Read more How to Write Powerful Digital Product Copy

Why Small Business Owners Should Read Self-Help Books

Small business owners wear a lot of hats: founder, CEO, sometimes office manager and janitor. So why do I advocate reading self-help books? There’s a few reasons but they all boil down to leadership — soft skills.

Firstly, I “self-help” has a negative connotation. I call it nonfiction, research, and personal development. Whatever way you look at it, if you have a small business, you have challenges that often lie on the outside of your primary skillset: the reason you built the business.

Soft skills are the social glue that brings together all aspects of any successful business. Click To Tweet

As a small business owner, you are a leader. Leaders create company culture that works for everyone. Leaders model psychological safety. Leaders understand their own limitations.

How can you possibly be a successful business without first understanding yourself and secondly understanding your team? We haven’t even stared talking about understanding your audience, customers, and potential market.

Leaders Model Company Culture

Company culture is created whether you intend to or not. Intentional company culture provides a path to success. Your small business depends upon you to create culture. It’s almost impossible to create it bottom-up. It comes from the top.

One of the aspects of a small business company culture that is important is vulnerability. Small businesses are a small team. Your team has to look up to you. As a culture, we view vulnerability as weakness. It’s not weak; it’s the opposite. True vulnerability is strength. That strength not only encourages your team to trust you, but it inspires them to try (and fail) as well.

The more vulnerable I have been, the more encouraged I have been to continue to do so — through business connections, mentorship opportunities, and the growth of my own empathy.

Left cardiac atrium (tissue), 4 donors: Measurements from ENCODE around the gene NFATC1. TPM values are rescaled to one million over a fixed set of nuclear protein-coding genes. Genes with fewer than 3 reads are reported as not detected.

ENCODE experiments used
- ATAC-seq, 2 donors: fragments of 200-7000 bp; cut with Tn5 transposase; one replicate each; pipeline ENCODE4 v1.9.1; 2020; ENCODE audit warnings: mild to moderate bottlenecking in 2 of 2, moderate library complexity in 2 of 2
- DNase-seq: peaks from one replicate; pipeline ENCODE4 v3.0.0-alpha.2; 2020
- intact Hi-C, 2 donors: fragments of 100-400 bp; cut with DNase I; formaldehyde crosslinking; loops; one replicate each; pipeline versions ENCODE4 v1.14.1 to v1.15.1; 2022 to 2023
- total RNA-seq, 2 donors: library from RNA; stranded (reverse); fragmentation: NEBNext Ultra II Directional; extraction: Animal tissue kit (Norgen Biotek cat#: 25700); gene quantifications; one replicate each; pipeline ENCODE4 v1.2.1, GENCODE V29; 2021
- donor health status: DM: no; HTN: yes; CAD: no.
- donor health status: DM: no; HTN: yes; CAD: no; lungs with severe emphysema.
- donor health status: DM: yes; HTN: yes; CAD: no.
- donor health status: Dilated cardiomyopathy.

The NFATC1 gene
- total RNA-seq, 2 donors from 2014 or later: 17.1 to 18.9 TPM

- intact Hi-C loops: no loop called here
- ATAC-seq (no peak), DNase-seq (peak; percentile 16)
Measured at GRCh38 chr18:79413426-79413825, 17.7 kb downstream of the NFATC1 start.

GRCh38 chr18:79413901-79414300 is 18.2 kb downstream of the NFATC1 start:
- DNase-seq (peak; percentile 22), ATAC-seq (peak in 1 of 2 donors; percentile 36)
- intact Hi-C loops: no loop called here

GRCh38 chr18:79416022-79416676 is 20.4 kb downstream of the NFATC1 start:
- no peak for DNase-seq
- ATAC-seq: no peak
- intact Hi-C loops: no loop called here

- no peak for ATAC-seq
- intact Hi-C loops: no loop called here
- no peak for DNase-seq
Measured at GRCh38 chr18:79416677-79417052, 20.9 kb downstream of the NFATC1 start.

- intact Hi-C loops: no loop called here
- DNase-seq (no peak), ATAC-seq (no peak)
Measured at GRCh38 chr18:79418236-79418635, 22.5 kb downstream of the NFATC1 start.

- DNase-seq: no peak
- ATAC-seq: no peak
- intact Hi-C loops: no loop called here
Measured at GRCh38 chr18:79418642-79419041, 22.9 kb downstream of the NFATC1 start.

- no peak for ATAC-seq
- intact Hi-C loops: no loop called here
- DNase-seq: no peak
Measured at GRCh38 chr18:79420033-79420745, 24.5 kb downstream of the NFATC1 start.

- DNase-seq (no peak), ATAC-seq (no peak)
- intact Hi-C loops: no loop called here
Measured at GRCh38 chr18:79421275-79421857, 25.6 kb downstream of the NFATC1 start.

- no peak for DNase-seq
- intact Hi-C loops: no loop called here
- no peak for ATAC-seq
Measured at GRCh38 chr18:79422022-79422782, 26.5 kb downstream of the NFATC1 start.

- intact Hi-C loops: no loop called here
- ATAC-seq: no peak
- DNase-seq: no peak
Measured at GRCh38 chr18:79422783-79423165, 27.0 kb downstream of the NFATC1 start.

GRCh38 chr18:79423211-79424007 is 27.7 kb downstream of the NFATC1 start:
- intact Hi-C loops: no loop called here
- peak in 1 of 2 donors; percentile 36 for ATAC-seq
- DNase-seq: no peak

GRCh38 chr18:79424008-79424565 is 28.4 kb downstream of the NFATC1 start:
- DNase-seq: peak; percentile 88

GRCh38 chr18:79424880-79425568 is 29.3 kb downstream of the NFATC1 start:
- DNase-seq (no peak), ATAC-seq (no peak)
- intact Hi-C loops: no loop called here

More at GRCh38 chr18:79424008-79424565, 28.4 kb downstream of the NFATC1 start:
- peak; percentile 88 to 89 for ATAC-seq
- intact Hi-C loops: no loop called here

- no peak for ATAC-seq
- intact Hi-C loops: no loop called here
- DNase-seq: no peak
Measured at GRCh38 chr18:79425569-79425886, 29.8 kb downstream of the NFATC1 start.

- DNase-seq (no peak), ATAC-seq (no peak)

“The most transformative and resilient leaders that I’ve worked with over the course of my career have three things in common.

First, they recognize the central role that relationships and story play in culture and strategy, and they stay curious about their own emotions, thoughts, and behaviors.

Second, they understand and stay curious about how emotions, thoughts, and behaviors are connected in the people they lead, and how those factors affect relationships and perception.

And, third, they have the ability and willingness to lean in to discomfort and vulnerability.” Brené Brown, Rising Strong

True vulnerability is strength -- it encourages your team to trust you and inspires them to try (and fail) as part of the learning process. Click To Tweet

Leaders Create Psychological Safety

The vulnerability that you express creates a safe space. Small business owner, I ask you these questions:

  1. Do you feel safe to fail?
  2. Does your team?
  3. What are the implied or strict consequences of failure?
  4. How is that treated in your company culture?
  5. What kind of atmosphere exists in your stand up meetings or staff meetings?
  6. Do your employees come to you with ideas or concerns?

I can’t answer those questions for you. These are questions that require self-reflection and thought.  It may require observation over time and meetings with your management. Successful teams need to feel safe. If your team isn’t bonding, how can that be fixed?

“In Edmondson’s hospital studies, the teams with the highest levels of psychological safety were also the ones with leaders most likely to model listening and social sensitivity. They invited people to speak up. They talked about their own emotions. They didn’t interrupt other people. When someone was concerned or upset, they showed the group that it was okay to intervene. They tried to anticipate how people would react and then worked to accommodate those reactions. This is how teams encourage people to disagree while still being honest with one another and occasionally clashing. This is how psychological safety emerges: by giving everyone an equal voice and encouraging social sensitivity among teammates.” Charles Duhigg, Smarter Faster Better

The best benefit you can offer your company's employees is the freedom to fail. Click To Tweet

Leaders Understand Their Own Limitations

There is nothing worse than a person who can’t see their own limitations. This is the moral to the story in the Emperor’s New Clothes. We delude ourselves with our own pride and often forget to look at the whole context.

This is another reason why leaders and small business owners should meet and mastermind with people outside of their own industry. Thought diversity is an important component of innovation. What can a manufacturer of tile learn from a computer programmer? How can a battery business learn from solar? The connections we make foster ideas. Confirmation bias is a danger and the first step to protecting yourself is to recognize its existence.